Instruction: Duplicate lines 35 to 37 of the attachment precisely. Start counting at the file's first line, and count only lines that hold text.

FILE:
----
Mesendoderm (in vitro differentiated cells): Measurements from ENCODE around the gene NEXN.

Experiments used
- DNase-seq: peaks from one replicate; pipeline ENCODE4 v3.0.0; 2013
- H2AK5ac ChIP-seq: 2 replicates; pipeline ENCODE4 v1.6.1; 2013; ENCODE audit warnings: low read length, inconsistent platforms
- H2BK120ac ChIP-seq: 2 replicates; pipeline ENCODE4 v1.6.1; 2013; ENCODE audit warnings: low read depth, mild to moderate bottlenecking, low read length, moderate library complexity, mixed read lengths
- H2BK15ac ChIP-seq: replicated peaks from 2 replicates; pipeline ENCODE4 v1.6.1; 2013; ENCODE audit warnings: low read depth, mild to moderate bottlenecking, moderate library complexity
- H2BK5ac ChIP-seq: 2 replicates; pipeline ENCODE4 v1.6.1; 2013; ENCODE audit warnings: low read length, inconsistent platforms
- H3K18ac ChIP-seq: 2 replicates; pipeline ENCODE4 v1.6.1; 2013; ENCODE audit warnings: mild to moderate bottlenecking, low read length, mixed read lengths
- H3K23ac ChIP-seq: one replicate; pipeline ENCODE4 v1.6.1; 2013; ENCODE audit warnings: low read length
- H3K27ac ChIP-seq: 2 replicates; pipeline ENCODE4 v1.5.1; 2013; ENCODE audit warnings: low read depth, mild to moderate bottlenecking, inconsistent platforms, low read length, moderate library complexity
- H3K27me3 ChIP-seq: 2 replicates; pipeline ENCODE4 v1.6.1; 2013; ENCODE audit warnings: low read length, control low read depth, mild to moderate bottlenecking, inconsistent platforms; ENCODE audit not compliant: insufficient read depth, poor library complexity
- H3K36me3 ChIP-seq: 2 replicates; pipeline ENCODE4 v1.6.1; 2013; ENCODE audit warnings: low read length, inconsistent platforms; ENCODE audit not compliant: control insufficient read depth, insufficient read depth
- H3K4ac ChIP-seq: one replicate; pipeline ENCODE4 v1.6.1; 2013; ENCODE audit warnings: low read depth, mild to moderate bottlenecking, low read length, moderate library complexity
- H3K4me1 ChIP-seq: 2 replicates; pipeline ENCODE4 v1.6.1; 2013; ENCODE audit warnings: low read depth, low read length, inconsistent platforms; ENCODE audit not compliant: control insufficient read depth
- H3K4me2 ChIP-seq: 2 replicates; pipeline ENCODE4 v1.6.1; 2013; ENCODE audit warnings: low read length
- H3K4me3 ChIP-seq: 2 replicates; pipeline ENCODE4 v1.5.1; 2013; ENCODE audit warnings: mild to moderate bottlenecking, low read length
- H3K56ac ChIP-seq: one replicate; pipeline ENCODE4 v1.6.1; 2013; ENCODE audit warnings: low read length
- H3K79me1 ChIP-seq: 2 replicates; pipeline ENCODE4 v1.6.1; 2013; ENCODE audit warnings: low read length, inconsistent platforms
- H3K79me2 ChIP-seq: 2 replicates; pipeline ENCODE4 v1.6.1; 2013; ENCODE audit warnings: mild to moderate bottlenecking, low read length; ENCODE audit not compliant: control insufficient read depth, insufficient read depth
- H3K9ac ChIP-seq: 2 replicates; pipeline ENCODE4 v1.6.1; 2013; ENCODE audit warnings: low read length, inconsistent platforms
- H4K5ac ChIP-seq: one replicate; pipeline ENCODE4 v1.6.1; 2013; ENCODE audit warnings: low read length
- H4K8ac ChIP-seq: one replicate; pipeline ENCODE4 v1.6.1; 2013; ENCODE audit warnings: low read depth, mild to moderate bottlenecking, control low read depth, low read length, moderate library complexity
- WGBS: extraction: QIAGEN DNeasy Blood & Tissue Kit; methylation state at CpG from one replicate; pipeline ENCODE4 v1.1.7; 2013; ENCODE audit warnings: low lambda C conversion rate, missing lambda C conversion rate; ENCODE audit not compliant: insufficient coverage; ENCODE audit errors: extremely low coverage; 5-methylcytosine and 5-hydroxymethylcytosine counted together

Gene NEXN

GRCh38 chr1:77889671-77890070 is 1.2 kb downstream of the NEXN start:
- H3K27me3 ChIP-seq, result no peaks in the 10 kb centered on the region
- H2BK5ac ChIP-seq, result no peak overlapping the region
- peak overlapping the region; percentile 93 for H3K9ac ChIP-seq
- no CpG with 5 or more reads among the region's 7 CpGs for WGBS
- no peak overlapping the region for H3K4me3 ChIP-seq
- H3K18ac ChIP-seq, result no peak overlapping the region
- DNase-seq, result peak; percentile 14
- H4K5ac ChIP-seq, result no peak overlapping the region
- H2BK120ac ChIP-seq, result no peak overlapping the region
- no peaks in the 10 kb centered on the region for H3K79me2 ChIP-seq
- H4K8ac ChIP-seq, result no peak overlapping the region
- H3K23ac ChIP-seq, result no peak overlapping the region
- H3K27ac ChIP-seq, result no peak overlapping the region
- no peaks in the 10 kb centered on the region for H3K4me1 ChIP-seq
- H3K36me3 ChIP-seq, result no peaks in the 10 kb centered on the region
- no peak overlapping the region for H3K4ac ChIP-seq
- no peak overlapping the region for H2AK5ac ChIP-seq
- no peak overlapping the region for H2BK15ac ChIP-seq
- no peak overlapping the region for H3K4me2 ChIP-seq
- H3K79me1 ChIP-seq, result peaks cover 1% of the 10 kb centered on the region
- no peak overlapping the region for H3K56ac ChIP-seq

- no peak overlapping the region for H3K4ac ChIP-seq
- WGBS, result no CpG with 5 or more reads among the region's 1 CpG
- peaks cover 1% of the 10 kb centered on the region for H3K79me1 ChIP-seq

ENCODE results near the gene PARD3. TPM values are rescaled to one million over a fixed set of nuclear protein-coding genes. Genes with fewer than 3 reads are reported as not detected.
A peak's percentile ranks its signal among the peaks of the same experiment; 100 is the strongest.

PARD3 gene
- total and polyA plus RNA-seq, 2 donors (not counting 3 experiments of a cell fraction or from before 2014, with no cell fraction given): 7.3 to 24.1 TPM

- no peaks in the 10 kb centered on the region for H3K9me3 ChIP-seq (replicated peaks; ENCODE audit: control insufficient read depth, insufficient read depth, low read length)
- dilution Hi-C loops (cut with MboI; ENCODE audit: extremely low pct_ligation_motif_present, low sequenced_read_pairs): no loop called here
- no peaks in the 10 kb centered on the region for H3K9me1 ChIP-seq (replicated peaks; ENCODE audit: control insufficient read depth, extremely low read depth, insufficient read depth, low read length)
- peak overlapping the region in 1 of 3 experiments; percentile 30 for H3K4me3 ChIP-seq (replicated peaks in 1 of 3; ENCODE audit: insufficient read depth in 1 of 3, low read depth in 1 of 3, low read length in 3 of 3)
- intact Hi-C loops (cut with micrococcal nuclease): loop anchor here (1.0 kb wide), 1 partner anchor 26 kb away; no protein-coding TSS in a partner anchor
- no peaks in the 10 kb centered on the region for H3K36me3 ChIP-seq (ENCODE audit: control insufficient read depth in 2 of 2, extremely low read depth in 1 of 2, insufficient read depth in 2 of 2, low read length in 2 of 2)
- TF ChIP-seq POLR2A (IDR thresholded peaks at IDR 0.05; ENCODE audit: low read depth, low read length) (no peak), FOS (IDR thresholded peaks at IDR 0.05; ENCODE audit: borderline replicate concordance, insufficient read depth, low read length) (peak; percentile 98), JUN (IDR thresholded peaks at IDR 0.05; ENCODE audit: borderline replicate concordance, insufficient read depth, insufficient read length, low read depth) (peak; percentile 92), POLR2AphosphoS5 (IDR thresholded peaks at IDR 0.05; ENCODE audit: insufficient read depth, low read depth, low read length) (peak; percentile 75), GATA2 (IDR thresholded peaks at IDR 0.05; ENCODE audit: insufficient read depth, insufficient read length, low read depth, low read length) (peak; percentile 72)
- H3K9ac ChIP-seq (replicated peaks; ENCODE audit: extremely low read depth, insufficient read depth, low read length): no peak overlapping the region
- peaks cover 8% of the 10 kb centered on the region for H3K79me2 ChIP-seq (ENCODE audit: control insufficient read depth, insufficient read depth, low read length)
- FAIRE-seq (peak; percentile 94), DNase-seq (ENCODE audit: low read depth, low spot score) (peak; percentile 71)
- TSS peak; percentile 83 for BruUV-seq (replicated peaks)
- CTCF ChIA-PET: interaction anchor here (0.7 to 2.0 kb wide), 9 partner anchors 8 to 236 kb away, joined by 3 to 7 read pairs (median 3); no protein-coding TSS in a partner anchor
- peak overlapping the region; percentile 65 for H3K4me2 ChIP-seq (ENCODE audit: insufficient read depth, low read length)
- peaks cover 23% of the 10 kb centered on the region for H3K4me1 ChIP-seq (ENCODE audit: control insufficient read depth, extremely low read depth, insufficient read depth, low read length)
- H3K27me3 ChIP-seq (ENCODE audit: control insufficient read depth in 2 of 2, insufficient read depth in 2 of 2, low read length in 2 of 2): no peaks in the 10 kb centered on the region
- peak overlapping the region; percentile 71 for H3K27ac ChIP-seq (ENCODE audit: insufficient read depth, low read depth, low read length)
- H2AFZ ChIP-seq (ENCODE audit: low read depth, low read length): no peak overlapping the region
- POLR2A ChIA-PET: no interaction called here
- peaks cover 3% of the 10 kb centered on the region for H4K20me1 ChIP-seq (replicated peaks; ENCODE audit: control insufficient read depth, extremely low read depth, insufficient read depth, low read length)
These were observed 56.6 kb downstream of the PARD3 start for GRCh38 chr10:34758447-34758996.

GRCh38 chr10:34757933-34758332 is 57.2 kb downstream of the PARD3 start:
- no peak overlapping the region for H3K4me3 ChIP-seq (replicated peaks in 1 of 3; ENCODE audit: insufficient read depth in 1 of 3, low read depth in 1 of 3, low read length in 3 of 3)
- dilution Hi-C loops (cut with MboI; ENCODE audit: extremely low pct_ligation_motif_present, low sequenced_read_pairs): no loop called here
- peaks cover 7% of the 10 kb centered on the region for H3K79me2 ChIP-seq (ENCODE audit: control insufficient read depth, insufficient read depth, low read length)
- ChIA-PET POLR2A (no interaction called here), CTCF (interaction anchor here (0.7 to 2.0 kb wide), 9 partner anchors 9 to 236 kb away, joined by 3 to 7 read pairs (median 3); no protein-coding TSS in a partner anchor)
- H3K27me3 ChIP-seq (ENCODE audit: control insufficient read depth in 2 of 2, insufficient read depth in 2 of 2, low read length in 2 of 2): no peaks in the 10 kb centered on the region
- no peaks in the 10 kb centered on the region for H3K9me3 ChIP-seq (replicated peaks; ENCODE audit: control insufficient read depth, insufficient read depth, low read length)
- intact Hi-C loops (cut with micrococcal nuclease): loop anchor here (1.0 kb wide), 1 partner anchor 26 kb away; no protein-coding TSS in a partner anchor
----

- no peaks in the 10 kb centered on the region for H3K79me2 ChIP-seq
- H4K8ac ChIP-seq, result no peak overlapping the region
- H3K23ac ChIP-seq, result no peak overlapping the region